Being woken up at 2 am to do a run or burpees is really, really awful. It is however a reality that soldiers at times need to operate in a sleep deprived state. There are some interesting tips and hints here but, it seems that you’ll need to set yourself some middle of the night exercise sessions. “Exposing soldiers to fatigue in a training environment teaches them how it affects them and their performance. Learning the consequences in a protected environment will help them identify the issues caused by sleep deprivation, so that they can know how deal with them before reaching combat. Likewise, understanding why you’re tired can help you power through the day”(National Sleep Foundation)

If you are from a farming background, you probably have some experience of sleep disturbing work like lambing, milking and chasing poachers. I knew a financial broker who got up to trade at 3am. I think after a few years he went a bit mad: but that could have been the drugs and the booze.

David Goggins, the navy seal, suggested an interesting task. It’s called a 4x4x48. In other words you go for a 4 mile run every 4 hours for 48 hours. That will give you a very good idea of what sleep deprivation feels like, although, I’d start at something like 2 x 4 x 12, and build up!

So, thats the background . What follows are the physical tests along with some official guidance from the military like this US Navy Seal training guide. Download and read it. Its free and useful

With these points in mind, you need to prepare for the actual standards. Either you have the knowledge to develop an effective training regime to master these, or you need a PT /or a coach

  • 4km loaded march with 40kg within 50mins followed by 2km with 25kg in 15 mins (Infantry/RAC). The times allowed for 16 AAB/Paras are shortened to 35mins and 12.30mins respectively.
  • Fire and movement tactical bounds, followed by crawl and sprint ( 20 x 7.5 m bounds , or mini sprints. Then crawl 15m, sprint 15 m in 55 seconds
  • Casualty drag (110kg bag) dragged 20m in 55 seconds
  • Water can carry (simulates stretcher carry with 2 x 22kg cans) over 240 meters in 2 mins.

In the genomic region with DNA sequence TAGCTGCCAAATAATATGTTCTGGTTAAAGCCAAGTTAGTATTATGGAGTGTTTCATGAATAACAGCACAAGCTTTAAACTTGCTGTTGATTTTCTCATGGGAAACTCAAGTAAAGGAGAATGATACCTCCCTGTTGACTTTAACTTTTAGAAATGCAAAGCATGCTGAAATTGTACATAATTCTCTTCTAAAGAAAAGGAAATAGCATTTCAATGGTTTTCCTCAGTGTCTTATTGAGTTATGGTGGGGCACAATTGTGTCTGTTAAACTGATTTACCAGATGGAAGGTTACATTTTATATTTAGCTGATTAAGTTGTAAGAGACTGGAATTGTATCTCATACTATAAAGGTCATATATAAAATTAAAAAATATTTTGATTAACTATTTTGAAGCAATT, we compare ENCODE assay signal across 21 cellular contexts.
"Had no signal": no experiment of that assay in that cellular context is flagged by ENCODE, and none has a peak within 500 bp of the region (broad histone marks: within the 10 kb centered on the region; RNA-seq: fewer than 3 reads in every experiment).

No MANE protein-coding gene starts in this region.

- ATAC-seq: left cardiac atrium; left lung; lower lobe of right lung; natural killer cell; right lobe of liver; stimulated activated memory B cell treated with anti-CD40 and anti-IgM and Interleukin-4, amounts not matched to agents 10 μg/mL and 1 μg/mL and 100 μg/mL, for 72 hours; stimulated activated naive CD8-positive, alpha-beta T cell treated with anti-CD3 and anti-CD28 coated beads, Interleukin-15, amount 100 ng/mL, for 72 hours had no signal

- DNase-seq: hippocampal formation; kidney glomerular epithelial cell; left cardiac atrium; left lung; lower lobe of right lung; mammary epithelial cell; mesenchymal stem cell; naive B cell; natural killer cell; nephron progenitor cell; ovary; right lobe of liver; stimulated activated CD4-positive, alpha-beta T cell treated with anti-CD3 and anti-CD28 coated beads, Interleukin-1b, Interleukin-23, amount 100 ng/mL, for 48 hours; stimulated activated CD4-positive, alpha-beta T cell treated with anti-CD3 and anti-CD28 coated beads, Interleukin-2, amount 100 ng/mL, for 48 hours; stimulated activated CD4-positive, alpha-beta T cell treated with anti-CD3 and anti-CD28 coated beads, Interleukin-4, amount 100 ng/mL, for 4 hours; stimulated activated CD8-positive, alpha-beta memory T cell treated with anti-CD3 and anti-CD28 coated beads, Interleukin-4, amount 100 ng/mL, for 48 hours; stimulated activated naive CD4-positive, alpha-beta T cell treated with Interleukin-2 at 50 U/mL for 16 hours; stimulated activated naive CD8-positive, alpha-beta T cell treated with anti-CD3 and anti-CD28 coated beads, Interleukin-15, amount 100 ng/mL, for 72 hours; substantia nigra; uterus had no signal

• Vehicle casevac (70kg lift with 3 second hold)
  • Repeated lift & carry (20kg bags over distance) 20 x 30m in 14 minutes

I say you should not only be familiar with these challenges. You should do them, often, as part of your training. I think you should see these as the absolute minimum standards. Whilst I’m not sure, I’d prepare to do these tests with boots on.

The Royal Marines’ Pre-Joining Fitness Test allegedly involves completing two 2.4km runs on a treadmill that is set to a 2% incline. The first run must be completed in less than 12 minutes 30 seconds. You will then have a one-minute break before completing the second run in under 10 minutes and 30 seconds. This time is the absolute minimum requirement, and the expectation is that you will record the best time possible. You can use this chart to assess where you are

There are 4 body weight challenges. You should aim to ace them all. Why would you humiliate yourself on TV if you can only do 10 push ups if you know that 60 is the standard.

  • The VO2 Max bleep test (also known as the ‘bleep test’.) Minimum pass score is level 10.5. Shoot for the max!
  • Press ups are carried out immediately after the bleep test. A maximum score is achieved for 60 press-ups are conducted to an audible bleep (listen to the video below). Arms should be locked into side, shoulder width apart. The partner puts his fist on the floor facing away and counts one repetition for every time the chest touches his fist. If you put your knees onto the floor you will be told to stop.
  • Sit-ups come straight after the press-ups. 85 are needed for maximum points. Sit ups are conducted to an audible bleep. A partner holds the feet, elbows must touch top of knees and then the shoulders and elbows must touch the floor on the way down for a repetition to count. Knees must remain together or else reps will be deducted.
  • Pullups follow situps. A minimum of 3 are required to stay on the course but any less than 5 will be looked at critically and 16 will gain the maximum score. The over-grasp grip is used, the candidate is required to pull and hold the position until told to extend the arms; pull-ups are performed to the “bend” and “stretch” commands. The candidates chin must pass over the top of the bar to count and on the way down our body must be straight hanging down from the bar. Your legs must not cross. If the chin does not satisfactorily pass above the bar, or candidates cannot keep up with the commands, the candidate will be told to “drop off”.